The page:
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Universidad de Sevilla research update – January 2017

We are delighted to share with you an research project update from Dr. Mario David Cordero Morales
from the Universidad de Sevilla. His project is called:

Evaluation of the autophagy process and the inflammasome complex as a possible therapeutic alternative for Tay-Sachs and Sandhoff diseases

This report shows the findings of the research financed by ACTAYS at the Seville University during its first year (2016) related to the pathogenic mechanisms of the Tay- Sachs and Sandhoff disease taken from skin fibroblasts obtained from patients that are affected by either of the diseases.

Project Approach:

To reach our goals, we have set three different approaches:

  1. To study the physiopathology of the cell cleaning process (autophagy) as well as the activation of a new inflammatory process called inflammasome, and its modulation by different drugs with the aim of finding a possible therapy that could slow down the progress of the diseases.
  2. To evaluate the efficacy of the drugs that show better outcome in the treatment of the skin fibroblasts in a model of “Caenorabditis elegans”, a worm that measures 1 millimetre with an estimated life expectancy of 2 weeks, whose genome is well known and will allow us to develop models of human diseases.
  3. Those drugs evaluated in the human fibroblasts and in the worm, that present high efficacy will be tested in a mouse model provided by the team at Cambridge (Dr. Cox and Dr. Cachón-González).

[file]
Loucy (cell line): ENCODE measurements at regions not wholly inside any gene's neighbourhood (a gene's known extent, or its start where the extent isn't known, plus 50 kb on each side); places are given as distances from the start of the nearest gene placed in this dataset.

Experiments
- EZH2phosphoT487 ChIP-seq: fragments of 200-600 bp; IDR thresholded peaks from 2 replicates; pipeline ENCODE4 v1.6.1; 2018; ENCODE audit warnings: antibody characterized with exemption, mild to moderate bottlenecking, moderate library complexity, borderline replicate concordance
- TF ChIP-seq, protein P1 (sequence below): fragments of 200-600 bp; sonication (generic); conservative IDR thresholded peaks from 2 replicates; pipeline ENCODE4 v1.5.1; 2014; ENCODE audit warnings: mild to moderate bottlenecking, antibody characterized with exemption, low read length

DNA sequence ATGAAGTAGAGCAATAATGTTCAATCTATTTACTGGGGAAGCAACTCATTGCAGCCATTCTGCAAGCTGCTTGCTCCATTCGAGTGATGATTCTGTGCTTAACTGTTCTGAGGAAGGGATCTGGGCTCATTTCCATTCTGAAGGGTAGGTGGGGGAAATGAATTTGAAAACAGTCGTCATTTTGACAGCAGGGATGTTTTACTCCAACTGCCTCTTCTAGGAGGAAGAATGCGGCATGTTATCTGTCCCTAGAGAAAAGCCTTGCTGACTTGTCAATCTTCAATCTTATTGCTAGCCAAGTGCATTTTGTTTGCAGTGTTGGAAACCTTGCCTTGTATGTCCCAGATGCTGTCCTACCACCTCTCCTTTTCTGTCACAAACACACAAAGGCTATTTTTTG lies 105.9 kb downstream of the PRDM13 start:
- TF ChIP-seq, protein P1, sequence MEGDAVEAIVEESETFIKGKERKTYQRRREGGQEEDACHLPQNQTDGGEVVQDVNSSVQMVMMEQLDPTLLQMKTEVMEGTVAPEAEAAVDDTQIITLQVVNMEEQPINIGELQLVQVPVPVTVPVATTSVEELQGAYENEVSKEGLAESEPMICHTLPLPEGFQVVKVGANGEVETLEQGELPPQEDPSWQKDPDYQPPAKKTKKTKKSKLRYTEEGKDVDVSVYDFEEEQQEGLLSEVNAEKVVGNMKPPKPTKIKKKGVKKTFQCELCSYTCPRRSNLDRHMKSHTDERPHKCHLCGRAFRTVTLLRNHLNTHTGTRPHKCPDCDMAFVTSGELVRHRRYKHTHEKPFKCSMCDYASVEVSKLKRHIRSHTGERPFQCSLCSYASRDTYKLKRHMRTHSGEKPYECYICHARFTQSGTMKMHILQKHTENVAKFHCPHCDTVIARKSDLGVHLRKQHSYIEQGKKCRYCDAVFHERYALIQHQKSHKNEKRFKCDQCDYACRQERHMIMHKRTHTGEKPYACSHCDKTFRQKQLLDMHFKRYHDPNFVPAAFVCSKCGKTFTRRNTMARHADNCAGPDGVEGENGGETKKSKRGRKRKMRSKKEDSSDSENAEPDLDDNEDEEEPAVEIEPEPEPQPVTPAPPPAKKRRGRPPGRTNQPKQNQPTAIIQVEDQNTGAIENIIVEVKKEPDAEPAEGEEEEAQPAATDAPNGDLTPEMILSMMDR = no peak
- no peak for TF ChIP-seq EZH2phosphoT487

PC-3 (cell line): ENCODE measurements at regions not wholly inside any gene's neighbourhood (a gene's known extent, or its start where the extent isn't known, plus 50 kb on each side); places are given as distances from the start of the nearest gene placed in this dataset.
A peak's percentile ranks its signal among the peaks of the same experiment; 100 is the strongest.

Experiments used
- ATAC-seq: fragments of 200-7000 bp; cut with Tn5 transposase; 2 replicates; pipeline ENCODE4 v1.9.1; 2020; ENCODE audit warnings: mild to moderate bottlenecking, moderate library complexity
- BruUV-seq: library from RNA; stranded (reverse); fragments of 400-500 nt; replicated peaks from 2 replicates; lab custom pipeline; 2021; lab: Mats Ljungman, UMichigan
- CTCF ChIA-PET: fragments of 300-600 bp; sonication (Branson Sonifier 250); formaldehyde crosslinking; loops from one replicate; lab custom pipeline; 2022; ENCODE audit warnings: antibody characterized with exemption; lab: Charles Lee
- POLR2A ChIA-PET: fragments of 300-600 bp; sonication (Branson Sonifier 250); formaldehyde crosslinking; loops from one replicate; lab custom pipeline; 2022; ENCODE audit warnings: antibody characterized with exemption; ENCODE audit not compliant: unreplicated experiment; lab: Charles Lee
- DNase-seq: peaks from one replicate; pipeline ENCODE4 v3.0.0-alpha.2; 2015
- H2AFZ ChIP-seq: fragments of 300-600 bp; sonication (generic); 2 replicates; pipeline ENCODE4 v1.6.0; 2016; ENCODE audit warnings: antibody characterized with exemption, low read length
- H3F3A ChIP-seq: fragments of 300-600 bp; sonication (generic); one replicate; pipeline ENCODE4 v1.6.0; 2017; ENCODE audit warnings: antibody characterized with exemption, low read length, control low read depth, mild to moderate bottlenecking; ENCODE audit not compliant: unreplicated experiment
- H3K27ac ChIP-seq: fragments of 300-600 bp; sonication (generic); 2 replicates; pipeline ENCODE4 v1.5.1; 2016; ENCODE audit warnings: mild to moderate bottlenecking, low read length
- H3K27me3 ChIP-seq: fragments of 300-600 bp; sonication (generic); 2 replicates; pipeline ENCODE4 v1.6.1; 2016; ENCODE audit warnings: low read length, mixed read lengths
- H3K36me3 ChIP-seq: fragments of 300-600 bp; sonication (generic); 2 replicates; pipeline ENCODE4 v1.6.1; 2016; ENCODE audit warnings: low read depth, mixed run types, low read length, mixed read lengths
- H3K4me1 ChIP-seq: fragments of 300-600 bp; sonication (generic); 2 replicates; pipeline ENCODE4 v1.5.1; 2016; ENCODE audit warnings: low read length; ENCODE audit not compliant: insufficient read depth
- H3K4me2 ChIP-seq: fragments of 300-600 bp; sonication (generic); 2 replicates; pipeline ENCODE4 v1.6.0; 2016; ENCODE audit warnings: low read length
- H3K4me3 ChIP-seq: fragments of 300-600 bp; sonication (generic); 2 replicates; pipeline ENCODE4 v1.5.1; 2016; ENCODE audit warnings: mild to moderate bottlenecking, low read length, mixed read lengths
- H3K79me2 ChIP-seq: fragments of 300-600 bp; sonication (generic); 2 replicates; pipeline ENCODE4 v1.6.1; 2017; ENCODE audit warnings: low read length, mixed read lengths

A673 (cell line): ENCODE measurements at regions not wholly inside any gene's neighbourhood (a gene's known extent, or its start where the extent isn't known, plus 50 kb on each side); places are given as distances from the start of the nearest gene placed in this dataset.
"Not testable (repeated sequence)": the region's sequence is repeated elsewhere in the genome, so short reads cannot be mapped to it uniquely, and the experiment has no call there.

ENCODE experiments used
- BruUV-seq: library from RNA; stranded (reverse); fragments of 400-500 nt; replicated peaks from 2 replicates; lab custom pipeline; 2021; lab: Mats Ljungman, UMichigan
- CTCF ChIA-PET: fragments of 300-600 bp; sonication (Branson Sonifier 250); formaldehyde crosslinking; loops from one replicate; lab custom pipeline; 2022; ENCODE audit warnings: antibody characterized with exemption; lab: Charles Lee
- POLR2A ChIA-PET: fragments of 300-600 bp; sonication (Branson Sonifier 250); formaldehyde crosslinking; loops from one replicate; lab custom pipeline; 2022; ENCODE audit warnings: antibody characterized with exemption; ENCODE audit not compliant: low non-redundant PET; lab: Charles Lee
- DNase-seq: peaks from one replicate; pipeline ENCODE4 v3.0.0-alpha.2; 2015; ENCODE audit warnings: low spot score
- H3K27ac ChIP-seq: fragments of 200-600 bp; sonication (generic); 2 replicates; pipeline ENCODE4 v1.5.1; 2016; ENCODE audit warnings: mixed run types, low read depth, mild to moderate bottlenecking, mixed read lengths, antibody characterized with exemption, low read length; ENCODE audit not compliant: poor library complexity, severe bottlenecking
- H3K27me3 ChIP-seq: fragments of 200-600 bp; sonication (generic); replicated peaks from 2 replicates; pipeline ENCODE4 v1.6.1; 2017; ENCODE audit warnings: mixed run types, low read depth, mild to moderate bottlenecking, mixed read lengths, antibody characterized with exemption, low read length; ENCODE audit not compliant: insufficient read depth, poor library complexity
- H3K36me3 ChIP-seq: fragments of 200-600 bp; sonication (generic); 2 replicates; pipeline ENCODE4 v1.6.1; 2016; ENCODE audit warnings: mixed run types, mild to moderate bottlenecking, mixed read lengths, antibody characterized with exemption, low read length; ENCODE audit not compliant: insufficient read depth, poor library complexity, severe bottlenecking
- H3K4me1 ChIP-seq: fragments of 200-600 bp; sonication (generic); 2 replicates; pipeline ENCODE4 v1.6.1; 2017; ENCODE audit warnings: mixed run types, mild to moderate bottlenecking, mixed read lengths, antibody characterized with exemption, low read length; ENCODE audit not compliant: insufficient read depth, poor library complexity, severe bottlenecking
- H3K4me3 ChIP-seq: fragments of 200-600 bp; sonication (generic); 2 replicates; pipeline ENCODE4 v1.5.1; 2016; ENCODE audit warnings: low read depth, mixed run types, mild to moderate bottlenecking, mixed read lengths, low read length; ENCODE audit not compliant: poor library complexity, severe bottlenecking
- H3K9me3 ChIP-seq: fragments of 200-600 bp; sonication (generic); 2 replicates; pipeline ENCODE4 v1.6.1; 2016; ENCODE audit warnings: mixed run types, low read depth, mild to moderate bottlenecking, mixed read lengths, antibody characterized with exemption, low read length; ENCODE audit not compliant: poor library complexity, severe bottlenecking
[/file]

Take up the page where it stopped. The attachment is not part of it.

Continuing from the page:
Main achievements during 2016:

All the cell cultures have been set appropriately, with exception of the fibroblasts of the adult variants as their cell growth has been considerably slow. This has therefore created a problem with the establishment of these particular lines and we plan to repeat the skin biopsies in these patients so that we can set the adult lines again.

On the other hand, we have observed an imbalance in the redox equilibrium. It shows a high degree of free radicals of mitochondrial origin, as well as the increased metabolism in the mitochondria, that as a consequence produces a high level of the oxidative stress. There is also a deficit of energetic production, which entails a decrease in cellular growth. This altered metabolism causes a high production of other waste metabolites in patient’s cells, such as the lactic acid. This is a consequence of the activation of another metabolic route, the glycolysis.

On the autophagy route, we have observed interesting alterations in the molecular autophagy process. In the normal process, the waste of the cell is contained by the cell’s membrane. It stays in the cell and becomes part of the autophagosoma, which will ultimately join the lysosomes. This in turn contains digestive enzymes that will degrade the autophagosoma, removing the cellular waste.